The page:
I havent got any sleep for weeks since the Lloyds TSB is chasing me.
The story goes as following (pardon my broken English, I live in eastern parts of EU):
About 5 months ago a close relative of mine died.
I was the sole inheritor of her property,
consisting of an apartment and several loans.
I have taken care of 2 out of 3 debts.
The third one is Lloyds TSB and the sum is 3000 GBP.
Since one of those 3 loans pretty much crippled me financially (I am still quite young) and the apartment is, well, everything I have!
Lloyds got my address through solicitor, who took care of the inheritance process.
By the local law inheritance goes as following by my best understanding:
Inheritor notices the solicitor
-> solicitor notifies all the local banks to get information about outstanding debts and assets,
as well as gathers other information about assets.
(this is the part where I did wrong - to my knowledge,
she had some assets held by Lloyds so I listed it down and solicitor contacted them about me being the benefactor)
-> 30 days is given for other relatives to claim their part of the inheritance, if they have any legal reason to get anything.
-> benefactor is notified about the debts and assets and the case is closed if there is no dispute.
The benefactor is obliged to cover all debts marked up in the documents then received, as well as any new ones that surface within a year.
About a month after receiving the mentioned paperwork, I got a formal letter from Lloyds,
claiming that my relative had a debt (suspiciously round amount?) with them
and I should notify them if there are sufficient funds left from the estate to cover it.
Well, there is the apartment but selling that would mean me being homeless, since the market value is quite low and I can not afford a rental.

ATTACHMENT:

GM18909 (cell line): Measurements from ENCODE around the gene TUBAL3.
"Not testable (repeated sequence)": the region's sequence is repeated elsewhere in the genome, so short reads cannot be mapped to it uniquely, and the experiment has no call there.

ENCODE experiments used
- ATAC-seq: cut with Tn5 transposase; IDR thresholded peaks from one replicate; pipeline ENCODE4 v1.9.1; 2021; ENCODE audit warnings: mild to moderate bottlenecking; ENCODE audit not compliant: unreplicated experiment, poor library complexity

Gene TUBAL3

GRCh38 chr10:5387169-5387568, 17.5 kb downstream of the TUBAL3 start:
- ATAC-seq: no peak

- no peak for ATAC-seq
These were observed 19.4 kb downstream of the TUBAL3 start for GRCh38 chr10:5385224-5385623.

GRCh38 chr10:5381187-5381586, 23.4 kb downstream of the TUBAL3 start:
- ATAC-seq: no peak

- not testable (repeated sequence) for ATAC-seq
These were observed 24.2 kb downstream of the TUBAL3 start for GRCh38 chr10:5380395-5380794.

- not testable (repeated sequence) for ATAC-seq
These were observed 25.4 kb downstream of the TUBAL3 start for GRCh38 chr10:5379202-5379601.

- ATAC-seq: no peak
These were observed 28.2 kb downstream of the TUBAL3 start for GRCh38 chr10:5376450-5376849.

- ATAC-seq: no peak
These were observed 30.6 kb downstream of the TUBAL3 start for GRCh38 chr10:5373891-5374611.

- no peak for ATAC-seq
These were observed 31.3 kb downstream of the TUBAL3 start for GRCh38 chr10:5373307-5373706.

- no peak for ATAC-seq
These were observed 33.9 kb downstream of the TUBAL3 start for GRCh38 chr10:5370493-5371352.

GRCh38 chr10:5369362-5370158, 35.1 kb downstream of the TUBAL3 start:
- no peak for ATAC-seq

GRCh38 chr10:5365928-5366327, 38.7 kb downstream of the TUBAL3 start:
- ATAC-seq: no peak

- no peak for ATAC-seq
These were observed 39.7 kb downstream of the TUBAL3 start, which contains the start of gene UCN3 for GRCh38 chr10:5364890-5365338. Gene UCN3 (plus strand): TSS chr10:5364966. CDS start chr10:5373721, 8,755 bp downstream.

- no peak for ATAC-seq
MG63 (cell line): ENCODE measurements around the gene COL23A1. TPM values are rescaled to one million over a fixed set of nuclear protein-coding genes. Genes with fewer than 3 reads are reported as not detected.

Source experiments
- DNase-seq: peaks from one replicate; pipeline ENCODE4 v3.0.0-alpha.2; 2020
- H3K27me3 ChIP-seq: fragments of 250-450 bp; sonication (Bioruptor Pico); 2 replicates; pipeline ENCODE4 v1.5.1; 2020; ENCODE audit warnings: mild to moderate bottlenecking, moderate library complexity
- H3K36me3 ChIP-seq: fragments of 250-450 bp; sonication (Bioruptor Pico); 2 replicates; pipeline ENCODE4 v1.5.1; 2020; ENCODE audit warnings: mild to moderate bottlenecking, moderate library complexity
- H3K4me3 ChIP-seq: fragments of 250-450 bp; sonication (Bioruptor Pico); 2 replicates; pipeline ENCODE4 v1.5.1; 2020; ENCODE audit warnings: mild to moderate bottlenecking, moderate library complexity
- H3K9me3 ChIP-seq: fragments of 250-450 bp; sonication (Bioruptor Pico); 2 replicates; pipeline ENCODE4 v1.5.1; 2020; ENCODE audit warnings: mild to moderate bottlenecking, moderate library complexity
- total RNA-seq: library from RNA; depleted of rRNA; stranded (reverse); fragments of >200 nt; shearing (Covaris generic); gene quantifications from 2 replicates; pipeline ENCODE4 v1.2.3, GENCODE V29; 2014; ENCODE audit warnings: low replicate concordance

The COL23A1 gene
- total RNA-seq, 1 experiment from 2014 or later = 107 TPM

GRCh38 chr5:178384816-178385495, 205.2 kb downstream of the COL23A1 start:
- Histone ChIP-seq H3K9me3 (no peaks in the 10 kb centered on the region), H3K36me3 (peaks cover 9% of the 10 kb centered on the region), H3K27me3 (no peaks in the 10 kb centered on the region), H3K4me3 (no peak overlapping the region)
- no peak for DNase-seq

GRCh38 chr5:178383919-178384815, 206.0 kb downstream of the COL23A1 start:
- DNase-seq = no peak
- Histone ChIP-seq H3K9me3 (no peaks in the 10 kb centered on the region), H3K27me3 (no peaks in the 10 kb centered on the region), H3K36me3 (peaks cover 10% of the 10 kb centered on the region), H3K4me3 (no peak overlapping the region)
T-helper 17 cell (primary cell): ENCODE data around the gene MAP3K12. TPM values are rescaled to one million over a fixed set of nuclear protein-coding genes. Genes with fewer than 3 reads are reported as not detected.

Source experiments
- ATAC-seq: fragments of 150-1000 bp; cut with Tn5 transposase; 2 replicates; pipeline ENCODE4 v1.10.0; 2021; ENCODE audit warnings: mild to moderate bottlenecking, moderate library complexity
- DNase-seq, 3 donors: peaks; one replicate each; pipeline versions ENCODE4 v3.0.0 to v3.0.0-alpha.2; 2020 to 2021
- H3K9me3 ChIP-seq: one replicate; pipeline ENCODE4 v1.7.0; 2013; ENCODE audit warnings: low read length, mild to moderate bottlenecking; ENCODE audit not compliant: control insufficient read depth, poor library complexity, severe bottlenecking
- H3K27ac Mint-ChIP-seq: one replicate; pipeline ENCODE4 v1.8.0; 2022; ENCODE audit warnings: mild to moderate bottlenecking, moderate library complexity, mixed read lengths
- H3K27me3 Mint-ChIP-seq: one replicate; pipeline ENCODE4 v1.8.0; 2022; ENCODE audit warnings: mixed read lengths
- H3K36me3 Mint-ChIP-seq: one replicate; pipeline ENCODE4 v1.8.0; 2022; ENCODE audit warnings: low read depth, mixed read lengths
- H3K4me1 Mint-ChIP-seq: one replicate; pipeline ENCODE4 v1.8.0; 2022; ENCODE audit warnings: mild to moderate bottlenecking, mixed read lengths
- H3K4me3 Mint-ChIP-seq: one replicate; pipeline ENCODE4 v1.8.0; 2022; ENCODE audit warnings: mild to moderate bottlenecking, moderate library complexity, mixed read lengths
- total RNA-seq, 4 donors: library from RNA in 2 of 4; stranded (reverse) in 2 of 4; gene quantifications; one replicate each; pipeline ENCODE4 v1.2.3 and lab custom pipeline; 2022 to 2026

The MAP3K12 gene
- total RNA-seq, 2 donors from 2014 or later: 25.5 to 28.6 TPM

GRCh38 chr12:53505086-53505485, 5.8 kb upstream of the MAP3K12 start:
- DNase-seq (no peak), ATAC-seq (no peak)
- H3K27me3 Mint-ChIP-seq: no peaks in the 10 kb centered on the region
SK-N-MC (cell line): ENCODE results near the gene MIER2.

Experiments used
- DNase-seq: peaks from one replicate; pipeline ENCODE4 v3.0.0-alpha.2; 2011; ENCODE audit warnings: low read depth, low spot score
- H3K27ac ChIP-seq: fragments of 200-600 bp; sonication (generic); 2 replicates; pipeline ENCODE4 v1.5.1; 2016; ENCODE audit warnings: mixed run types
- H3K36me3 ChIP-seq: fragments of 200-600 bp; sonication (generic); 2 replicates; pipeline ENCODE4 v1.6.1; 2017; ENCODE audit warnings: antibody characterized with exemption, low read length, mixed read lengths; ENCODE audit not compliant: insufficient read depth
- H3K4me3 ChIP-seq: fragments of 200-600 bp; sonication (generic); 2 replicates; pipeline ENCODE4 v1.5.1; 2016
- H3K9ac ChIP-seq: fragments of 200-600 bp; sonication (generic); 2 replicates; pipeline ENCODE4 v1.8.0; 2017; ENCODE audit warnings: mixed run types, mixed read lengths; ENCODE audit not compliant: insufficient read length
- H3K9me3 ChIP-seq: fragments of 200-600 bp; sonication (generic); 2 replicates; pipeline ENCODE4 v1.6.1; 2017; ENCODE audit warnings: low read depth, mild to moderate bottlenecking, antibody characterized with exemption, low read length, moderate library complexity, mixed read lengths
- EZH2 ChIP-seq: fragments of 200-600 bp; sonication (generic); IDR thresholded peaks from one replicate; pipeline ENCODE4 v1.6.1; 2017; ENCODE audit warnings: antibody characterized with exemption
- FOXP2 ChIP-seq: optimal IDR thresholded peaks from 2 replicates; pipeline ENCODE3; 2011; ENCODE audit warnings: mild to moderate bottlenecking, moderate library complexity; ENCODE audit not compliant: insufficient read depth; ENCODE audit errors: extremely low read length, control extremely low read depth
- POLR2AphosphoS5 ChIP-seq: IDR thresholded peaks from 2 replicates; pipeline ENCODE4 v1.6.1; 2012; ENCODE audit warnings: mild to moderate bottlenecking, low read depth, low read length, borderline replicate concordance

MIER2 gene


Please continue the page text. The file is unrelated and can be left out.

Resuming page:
Enclosed was also a quite massive form, called the Assets and Liabilities Form,
that demanded quite a lot of sensitive information, including bank acc. numbers of the deceaseds' other bank accounts,
list of valuables, contact information of other benefactors and so on.
I decided to ignore that letter,
about 3 months have passed and I received another letter, this time in a more discrete envelope.
The letter again asks me to confirm if there are sufficient funds blah blah
and they can not drop the account until I have returned completed assets and liabilities form,
which, as stated on the form itself in veeeery fine print, is pretty much a legally binding contract
- if I fail to inform the bank accurately about ALL the assets the deceased had and the bank finds out,
I have agreed that the bank should take legal action against me.
quoth the letter:
We would remind you that if the late XXXXXX had any assets then there is a legal requirement for outstanding debts to be settled before monies are paid to family or friends.
To sum things up:
I am certainly unable to pay that 3000 quid.
I would like to avoid responding to them. That would be the last line of defence for me.
Making the inventory of the deceaseds' assets can be only handled by a solicitor and before the inheritance is finalized.
Furthermore, asking about bank details should be a violation of information protection laws in my opinion.
But telling them that could mean that the debt could be handled by local inheritance law, meaning that I most certainly must pay it.
The latter letter seemed quite computer generated. Signed by Mrs. XXXXX, Centre Manager. Scare tactic?
The deceased was not UK national, neither am I.
Long story short, how long would the ignoring tactic hold and how much chance could I actually stand avoiding that debt? I am quite scared here, I just started independent life.
Any help is appreciated!